A study of EU citizens living in the UK revealed the ‘open wound’ left by Brexit, with respondents saying the decision to leave the bloc left them feeling betrayed, insecure and distrustful of the country who, nevertheless, mostly stays at home.
The survey of EU nationals from 22 countries, most of whom had been in Britain for more than five years and remained there since Brexit, showed ‘a deep and lasting impact on life and feeling of identity and belonging of EU citizens in the United Kingdom”. the authors said.
“The public narrative may suggest that Brexit is over and dusted off, and everyone has moved on,” said the report’s lead author, Professor Nando Sigona of the University of Birmingham. “But for EU citizens, Brexit remains an open wound.”
The study, EU citizens in the UK after Brexitshowed that it would be difficult to restore trust in British institutions and politicians while “the ramifications of Brexit still have such profound consequences” on the lives of EU citizens, Sigona said.
Respondents said Brexit had significantly affected their view of Britain. While 72% still felt some emotional attachment to the UK, 89% said their opinion of the country had changed – 68.6% by ‘a lot’ or ‘a lot’ – since the 2016 referendum.
Asked for three words summarizing what Britain means to them, many nevertheless offered terms such as ‘home’ and ‘love’, reflecting the residual strength of EU nationals’ ties to the country they live in. had taken up residence, according to the report.
However, positive responses were offset by words such as “disappointment”, “betrayed”, “sadness”, “frustration”, “anger”, “unwelcome” and “disgusted”. Free text responses to the survey echoed the overwhelmingly negative sentiment.
“I felt at home here,” said a 43-year-old Dutchman. “Since the referendum… people still ask me where I’m from and when I’m going home, but these questions have lost their innocence.” Another Dutchman, 40, said: “I moved here under the same philosophy; I now feel that this common idea has disappeared and I feel like an immigrant.
Others said Brexit had changed their view of their home country: “I feel more German and more attached to Germany since 2016,” said a 45-year-old German woman in the UK.
Many of the 364 people interviewed contrasted their view of their home country against their perception of post-Brexit Britain. “I hope my home country never becomes as unjust and xenophobic as the UK is now,” said a 62-year-old Frenchwoman.
Strikingly, Brexit also appears to have proven to be “a real trigger for pro-EU sentiment”, Sigona said, with more than 90% of respondents saying that since Brexit they felt at least moderately attached to the bloc. . Words offered in support of this sentiment included ‘belonging’, ‘peace’, ‘freedom’, ‘unity’ and ‘movement’.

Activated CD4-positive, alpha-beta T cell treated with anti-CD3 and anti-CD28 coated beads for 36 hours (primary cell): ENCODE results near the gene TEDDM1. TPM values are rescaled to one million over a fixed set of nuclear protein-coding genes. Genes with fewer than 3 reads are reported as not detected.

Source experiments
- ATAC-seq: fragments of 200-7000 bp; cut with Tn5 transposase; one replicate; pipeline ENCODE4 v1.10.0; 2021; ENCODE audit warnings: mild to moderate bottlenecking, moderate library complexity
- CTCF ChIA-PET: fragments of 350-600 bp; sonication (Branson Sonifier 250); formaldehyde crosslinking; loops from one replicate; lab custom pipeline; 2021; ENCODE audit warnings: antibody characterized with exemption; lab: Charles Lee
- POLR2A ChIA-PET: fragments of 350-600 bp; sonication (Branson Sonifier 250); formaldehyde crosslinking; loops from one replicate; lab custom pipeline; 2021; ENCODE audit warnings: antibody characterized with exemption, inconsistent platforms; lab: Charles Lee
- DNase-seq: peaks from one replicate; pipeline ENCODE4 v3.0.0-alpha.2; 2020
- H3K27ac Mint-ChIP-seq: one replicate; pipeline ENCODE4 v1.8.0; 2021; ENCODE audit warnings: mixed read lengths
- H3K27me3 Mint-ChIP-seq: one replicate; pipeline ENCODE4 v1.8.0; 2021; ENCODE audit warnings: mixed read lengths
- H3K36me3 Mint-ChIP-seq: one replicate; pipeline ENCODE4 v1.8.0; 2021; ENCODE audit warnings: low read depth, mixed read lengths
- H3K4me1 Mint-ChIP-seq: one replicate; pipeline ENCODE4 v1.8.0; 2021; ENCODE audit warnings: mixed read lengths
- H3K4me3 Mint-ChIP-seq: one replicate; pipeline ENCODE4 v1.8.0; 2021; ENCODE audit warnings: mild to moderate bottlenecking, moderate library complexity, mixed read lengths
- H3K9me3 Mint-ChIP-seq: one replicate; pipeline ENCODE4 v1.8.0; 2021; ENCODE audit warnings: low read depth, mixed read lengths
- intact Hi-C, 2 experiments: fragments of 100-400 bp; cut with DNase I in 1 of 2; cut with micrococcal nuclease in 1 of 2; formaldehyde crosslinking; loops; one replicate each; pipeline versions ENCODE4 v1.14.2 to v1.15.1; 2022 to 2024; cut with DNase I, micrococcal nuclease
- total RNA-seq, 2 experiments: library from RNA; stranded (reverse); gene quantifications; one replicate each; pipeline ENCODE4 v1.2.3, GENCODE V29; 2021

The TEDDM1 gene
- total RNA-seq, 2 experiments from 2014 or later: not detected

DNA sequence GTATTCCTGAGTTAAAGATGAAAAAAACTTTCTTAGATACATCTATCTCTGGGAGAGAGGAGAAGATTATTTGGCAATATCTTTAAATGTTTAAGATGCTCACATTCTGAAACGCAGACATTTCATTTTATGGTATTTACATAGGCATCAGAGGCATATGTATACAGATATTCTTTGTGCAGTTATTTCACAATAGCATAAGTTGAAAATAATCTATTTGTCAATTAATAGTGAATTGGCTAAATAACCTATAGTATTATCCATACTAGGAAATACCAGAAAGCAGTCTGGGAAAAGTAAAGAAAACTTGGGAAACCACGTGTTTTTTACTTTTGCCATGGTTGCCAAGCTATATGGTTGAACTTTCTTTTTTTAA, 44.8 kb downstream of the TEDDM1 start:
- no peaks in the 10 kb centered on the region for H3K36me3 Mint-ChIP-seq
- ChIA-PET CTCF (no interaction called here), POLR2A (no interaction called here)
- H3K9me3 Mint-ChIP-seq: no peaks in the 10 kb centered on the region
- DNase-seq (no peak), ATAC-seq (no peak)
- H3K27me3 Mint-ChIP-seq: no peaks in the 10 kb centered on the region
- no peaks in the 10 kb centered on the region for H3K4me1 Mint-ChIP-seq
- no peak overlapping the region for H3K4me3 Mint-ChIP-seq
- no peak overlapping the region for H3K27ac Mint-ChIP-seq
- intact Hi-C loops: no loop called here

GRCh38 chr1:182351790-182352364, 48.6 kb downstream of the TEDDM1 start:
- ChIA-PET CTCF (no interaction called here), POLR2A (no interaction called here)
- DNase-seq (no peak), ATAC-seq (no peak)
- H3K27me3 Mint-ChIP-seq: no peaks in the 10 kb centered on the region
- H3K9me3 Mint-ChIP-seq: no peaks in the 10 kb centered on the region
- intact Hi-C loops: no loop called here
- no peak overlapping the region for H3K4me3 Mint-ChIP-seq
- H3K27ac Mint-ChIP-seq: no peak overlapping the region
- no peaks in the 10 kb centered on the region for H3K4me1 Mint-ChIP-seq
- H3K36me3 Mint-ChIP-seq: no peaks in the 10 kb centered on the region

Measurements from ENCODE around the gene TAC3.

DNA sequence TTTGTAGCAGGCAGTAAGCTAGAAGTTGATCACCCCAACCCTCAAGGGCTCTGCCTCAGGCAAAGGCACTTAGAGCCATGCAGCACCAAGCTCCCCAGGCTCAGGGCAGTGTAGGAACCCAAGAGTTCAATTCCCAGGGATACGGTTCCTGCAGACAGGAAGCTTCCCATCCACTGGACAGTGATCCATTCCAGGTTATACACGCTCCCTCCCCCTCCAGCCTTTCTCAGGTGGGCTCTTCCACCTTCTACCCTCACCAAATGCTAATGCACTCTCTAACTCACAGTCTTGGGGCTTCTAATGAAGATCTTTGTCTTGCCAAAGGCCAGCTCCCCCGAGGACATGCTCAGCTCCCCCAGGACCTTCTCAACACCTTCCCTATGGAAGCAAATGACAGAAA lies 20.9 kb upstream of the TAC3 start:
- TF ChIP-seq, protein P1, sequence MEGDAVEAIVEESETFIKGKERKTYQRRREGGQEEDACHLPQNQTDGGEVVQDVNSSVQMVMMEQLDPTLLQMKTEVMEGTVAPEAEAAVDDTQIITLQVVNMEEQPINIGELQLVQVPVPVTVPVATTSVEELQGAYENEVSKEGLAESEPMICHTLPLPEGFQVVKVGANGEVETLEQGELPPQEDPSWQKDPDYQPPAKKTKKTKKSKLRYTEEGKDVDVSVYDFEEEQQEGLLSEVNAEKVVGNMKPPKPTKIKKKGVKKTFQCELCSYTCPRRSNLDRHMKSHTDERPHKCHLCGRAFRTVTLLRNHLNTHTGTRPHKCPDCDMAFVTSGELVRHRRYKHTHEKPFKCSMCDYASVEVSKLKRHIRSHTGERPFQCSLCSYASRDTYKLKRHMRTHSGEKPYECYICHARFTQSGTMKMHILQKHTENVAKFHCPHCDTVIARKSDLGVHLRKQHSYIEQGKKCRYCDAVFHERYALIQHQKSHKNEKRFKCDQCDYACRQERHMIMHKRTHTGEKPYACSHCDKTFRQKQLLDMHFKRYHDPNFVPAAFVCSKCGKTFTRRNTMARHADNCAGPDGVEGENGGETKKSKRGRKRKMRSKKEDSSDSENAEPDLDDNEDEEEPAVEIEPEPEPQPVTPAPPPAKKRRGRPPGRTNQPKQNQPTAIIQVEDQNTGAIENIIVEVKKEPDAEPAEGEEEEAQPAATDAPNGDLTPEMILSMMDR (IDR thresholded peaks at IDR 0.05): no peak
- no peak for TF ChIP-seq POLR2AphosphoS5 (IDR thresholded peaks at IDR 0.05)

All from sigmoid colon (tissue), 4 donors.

A 52-year-old Frenchwoman who had returned to France said she “took the EU for granted before Brexit” but was “now aware of its value, even if it is not perfect”. A 44-year-old Italian said she ‘never paid much attention to what the EU stood for or did’ but now ‘defends it from the lies peddled in the press’ .
Unsurprisingly, the 96-question survey – conducted between December 2021 and January 2022, a year after the end of the transition period – found that most EU citizens settled in the UK, often part of multi-generational households, planned to stay. More than half had permanent legal status and more than 30% had dual nationality.
Of the roughly 30% who had changed countries since the referendum, the main reasons given were family or partner (25%), Brexit (17%), work (16%) and studies (14%) – the “Brexit” covering a multitude of emotional, political and practical considerations.
Among respondents in the UK, however, although a majority had established status or British citizenship, immigration status and residency were a primary concern, with the differing status of different family members – including parents or grandparents in the EU – affecting family relationships and shaping future plans.
There were also concerns that the established status would be digital only, with no paper proof. “Given the lack of trust in the UK immigration authorities, many people still do not feel safe,” Sigona said. “They also fear that they will not be able to, for example, look after relatives outside the UK.”
A 64-year-old French-born woman in the UK for over 40 years said: “I can barely express how hurt I am. I came to the UK in 1979 and worked in the NHS. I felt betrayed, ignored, ignored. I started to suffer from anxiety. I decided to apply for British citizenship, not because I wanted to be British, but so I could sleep at night again. When I got my British passport, I spat on it.